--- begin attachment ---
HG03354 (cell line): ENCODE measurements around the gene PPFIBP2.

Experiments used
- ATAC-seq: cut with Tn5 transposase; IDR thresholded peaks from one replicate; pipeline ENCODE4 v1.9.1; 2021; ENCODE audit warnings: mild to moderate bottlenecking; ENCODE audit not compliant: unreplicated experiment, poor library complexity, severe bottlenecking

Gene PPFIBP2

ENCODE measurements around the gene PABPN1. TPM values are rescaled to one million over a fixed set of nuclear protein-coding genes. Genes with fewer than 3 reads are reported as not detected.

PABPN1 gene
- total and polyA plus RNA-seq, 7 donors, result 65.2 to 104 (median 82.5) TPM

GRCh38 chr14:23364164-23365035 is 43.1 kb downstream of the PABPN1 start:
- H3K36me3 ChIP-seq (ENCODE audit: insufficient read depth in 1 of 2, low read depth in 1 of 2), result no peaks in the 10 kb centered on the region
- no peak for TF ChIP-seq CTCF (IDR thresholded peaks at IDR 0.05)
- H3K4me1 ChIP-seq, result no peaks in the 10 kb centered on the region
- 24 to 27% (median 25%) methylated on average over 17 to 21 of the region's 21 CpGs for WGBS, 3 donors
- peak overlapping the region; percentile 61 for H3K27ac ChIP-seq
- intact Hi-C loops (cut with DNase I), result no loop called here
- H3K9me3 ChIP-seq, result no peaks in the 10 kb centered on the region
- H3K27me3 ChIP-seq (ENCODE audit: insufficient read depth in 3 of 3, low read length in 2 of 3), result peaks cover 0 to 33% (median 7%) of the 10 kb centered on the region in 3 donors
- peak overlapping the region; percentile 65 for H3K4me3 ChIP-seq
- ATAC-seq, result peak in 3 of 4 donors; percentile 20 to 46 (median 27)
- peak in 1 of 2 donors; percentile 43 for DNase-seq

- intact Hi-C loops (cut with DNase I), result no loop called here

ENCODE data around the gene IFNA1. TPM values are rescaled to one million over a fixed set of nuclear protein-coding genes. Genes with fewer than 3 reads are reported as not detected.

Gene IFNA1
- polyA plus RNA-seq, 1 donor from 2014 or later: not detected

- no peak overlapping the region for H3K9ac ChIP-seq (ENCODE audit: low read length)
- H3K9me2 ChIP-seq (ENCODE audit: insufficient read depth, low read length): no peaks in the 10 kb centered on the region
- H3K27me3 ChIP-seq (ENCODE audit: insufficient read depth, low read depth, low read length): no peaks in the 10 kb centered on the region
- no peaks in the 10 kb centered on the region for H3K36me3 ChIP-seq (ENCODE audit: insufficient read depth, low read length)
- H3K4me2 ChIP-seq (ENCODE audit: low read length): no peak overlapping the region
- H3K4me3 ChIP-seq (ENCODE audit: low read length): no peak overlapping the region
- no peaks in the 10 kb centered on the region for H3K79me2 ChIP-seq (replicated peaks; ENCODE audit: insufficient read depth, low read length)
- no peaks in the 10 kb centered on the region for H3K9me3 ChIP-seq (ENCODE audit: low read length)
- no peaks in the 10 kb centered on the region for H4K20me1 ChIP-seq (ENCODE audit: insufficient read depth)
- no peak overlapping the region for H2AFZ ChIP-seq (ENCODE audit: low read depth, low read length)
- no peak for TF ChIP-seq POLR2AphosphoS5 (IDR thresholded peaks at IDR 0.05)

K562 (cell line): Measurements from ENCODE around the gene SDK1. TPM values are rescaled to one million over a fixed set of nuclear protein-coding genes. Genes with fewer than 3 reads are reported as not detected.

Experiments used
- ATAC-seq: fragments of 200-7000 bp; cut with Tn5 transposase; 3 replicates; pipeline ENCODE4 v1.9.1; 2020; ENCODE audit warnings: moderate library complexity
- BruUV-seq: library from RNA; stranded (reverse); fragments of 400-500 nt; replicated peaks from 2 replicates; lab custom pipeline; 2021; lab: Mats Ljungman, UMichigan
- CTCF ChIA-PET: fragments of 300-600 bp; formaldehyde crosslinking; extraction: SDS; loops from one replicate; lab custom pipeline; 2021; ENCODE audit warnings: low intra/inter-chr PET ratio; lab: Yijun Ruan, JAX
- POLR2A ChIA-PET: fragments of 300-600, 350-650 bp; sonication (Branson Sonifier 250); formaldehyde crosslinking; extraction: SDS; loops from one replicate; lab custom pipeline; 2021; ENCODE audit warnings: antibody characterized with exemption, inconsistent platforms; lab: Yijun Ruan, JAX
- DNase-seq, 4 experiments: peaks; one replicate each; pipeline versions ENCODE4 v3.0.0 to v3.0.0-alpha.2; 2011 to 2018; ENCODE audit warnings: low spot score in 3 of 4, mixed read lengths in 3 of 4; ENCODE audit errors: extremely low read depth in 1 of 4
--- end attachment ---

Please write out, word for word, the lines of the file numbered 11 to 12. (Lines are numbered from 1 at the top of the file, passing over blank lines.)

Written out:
- H3K4me1 ChIP-seq, result no peaks in the 10 kb centered on the region
- 24 to 27% (median 25%) methylated on average over 17 to 21 of the region's 21 CpGs for WGBS, 3 donors